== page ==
Boston Globe Wants A Gun Ban
The Boston Globe has declared its support for passing legislative restrictions on gun ownership and outrage towards mass shootings after the terrorist attack in Orlando, Florida last weekend with a call to #MakeItStop.
Beginning with a reference to the inarticulate nature of the Second Amendment and the ease of purchasing weapons and ammunition, The Boston Globe cuts to the chase, stating that “These weren’t the guns, and this wasn’t the America, that the Founders foresaw. That is why we need a new assault weapons ban, written for the realities we face in 2016.”
This rallying cry for assault weapon restrictions is immediately followed by an acknowledgement that a ban on such weapons would not reduce the overall amount of violent gun crime, but instead reduce the violence of certain crimes.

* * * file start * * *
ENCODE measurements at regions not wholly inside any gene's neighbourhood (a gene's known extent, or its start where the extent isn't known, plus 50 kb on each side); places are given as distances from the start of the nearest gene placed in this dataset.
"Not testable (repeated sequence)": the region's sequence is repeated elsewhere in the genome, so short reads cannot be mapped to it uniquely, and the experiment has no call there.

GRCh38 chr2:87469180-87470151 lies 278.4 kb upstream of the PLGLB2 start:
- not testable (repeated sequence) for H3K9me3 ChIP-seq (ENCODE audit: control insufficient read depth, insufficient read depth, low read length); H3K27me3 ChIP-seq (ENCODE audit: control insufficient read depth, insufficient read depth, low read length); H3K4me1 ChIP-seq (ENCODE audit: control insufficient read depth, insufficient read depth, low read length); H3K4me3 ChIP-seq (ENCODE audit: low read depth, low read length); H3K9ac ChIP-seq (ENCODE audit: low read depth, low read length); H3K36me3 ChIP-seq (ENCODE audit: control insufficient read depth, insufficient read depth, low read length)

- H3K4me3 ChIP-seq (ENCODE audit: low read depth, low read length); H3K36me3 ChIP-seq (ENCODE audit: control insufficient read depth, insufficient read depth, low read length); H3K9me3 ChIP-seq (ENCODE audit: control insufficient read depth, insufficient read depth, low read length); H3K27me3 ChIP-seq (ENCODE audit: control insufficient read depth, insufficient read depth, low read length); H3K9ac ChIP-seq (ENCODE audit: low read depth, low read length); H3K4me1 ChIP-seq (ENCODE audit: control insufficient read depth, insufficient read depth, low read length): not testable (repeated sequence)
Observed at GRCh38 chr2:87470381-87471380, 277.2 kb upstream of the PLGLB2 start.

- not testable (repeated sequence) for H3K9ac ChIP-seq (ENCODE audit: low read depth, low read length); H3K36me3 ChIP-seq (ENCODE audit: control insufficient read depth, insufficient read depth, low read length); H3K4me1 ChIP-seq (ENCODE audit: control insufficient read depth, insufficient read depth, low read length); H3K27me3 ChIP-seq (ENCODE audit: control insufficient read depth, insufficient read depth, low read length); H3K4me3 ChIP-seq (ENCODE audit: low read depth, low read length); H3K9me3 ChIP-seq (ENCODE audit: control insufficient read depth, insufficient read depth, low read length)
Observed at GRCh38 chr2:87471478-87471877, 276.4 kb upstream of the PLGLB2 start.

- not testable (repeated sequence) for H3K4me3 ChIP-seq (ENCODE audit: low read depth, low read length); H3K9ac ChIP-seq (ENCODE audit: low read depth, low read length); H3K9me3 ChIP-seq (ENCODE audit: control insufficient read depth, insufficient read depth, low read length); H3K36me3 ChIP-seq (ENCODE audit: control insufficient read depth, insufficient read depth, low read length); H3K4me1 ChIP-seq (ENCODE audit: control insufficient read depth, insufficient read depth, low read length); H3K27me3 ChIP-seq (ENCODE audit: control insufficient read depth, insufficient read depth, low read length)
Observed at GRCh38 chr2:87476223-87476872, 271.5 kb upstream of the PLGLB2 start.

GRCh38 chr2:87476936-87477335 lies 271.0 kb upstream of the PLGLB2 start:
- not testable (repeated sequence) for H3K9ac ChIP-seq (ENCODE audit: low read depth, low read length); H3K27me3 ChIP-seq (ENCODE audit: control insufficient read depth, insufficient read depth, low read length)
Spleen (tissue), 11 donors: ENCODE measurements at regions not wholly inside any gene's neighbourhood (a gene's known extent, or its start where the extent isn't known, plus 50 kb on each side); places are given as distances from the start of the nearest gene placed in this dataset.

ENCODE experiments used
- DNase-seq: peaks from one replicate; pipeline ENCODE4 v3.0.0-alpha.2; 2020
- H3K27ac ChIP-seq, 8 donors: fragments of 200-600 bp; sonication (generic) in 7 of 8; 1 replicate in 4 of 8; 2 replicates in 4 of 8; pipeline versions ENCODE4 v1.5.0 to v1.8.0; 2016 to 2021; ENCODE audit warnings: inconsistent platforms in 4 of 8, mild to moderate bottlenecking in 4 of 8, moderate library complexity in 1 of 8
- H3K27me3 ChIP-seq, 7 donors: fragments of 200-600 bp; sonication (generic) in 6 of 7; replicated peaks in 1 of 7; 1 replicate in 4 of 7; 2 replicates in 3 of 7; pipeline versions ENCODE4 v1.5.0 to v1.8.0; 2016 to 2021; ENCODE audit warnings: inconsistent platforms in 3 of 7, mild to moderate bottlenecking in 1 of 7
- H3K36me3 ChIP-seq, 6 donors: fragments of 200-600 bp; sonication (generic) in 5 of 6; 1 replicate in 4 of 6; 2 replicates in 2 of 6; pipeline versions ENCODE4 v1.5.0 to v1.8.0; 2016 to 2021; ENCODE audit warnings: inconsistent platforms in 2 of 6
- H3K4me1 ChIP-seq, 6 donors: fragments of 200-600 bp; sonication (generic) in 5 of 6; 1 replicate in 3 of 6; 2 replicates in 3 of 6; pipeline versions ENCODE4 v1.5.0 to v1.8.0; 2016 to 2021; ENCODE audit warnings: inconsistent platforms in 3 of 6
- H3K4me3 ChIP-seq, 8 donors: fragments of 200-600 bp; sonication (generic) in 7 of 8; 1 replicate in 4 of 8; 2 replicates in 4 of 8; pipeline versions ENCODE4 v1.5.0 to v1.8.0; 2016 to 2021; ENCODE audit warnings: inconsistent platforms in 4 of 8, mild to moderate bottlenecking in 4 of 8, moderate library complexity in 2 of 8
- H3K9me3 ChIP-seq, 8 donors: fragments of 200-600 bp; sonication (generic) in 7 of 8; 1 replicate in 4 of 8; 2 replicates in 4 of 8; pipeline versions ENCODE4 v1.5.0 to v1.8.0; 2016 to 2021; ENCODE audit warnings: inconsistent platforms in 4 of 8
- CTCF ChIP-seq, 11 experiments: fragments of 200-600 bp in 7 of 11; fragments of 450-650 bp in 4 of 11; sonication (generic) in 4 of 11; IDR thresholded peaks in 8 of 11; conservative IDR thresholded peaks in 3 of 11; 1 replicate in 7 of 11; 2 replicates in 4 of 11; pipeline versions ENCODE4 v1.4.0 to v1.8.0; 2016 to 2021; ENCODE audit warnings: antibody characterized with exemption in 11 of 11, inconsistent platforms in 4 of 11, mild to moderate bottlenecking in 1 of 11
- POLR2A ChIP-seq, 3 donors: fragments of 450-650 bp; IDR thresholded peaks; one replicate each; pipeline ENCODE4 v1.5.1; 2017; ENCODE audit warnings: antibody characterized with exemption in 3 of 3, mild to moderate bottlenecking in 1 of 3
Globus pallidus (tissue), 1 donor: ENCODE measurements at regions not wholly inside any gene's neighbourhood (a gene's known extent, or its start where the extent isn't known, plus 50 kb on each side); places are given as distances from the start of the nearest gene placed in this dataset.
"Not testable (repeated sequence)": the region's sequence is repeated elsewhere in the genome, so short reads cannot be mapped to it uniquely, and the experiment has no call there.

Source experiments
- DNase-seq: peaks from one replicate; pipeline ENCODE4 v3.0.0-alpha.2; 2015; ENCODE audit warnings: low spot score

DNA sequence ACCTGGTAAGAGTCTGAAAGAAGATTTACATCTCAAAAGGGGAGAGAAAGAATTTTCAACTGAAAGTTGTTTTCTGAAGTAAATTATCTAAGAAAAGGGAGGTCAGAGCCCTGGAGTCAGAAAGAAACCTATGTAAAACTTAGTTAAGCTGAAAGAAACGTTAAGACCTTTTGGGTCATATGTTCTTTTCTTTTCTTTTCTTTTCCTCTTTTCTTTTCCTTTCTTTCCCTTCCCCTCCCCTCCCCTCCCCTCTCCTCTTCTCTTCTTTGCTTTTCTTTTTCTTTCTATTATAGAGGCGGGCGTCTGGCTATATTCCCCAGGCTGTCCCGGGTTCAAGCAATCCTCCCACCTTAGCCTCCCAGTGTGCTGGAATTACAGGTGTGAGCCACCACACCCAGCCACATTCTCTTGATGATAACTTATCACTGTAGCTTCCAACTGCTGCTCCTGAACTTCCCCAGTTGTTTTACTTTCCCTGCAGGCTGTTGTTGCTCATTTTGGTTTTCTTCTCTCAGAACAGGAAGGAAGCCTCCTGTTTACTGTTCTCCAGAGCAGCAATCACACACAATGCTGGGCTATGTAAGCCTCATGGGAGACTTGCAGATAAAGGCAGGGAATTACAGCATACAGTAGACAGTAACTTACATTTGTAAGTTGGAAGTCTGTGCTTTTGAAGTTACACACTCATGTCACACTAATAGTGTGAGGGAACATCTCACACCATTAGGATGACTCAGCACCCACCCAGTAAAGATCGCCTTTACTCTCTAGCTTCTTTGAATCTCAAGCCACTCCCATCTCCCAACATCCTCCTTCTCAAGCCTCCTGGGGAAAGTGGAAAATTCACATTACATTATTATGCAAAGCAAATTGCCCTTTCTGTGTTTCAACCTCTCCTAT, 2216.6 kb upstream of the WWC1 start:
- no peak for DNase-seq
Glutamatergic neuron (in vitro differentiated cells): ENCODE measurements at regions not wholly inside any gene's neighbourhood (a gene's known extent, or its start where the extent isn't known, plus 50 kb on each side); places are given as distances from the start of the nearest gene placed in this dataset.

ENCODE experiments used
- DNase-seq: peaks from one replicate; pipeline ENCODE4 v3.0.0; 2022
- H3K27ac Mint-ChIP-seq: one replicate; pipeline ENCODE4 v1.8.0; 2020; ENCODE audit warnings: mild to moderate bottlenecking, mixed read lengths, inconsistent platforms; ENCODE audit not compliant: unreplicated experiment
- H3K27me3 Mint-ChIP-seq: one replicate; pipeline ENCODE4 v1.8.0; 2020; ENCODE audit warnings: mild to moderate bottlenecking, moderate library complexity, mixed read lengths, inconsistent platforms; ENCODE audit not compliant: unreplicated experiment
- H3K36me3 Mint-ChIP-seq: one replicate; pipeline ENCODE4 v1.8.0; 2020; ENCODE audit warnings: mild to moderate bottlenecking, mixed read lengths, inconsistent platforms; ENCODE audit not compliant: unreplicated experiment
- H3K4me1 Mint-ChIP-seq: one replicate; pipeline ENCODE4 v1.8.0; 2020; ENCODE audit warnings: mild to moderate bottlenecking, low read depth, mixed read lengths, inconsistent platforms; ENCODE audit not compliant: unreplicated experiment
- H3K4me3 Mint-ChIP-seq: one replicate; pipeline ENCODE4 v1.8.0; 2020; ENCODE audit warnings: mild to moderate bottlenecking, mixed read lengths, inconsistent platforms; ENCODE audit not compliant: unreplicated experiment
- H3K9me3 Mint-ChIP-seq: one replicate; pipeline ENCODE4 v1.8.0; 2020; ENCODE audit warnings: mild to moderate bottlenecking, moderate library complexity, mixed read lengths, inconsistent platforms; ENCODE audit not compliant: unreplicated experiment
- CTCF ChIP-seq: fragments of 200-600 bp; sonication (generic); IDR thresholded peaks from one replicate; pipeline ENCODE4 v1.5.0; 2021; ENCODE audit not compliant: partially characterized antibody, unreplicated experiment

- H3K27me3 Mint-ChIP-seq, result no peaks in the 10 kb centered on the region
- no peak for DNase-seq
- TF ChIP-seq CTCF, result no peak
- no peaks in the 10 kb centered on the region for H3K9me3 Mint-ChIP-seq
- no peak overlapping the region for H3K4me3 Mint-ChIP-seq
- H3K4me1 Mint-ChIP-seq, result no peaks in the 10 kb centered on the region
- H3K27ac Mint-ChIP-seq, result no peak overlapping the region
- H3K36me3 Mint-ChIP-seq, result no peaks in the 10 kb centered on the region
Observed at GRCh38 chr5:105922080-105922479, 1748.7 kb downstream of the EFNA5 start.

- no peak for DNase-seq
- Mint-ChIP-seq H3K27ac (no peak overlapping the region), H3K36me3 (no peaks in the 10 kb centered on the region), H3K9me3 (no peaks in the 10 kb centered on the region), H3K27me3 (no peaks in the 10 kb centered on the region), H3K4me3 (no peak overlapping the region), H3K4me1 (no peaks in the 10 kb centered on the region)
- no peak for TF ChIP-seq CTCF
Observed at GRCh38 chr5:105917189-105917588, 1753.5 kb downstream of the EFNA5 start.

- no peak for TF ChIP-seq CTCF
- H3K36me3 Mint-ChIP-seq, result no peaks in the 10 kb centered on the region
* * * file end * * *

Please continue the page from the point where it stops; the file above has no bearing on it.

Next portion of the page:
According to the Globe, ownership of these weapons has contributed to the “zealotry” of the NRA’s fans and America’s “unhealthy gun fetish”: suggesting that Americans only “feel that they need to own” assault weapons or others.
Closing the piece is an apocalyptic suggestion that the nation will continue to see mass shootings, which will continue to increase if the use of semiautomatic assault weapons are not banned outright.
These claims contrast with some existing research on the issue, including a recent Pew Research Center analysis of DOJ statistics, showing a steady decrease in the rate of violent gun crime in the United States since 1993.
A CDC study found that gang violence accounts for 80 percent of gun-related homicides. Despite that the US has the highest number of guns owned per-capita, is only ranked 28 in gun homicides worldwide, according to information gathered by The Guardian.
Debate and the push for gun restrictions continues on, as Democratic Sen. Chris Murphy of Connecticut finished a nearly 15-hour filibuster early this morning over two new proposed measures on gun control.
With gun control on the national stage once again, legislative measures are also on the brink of passing into law.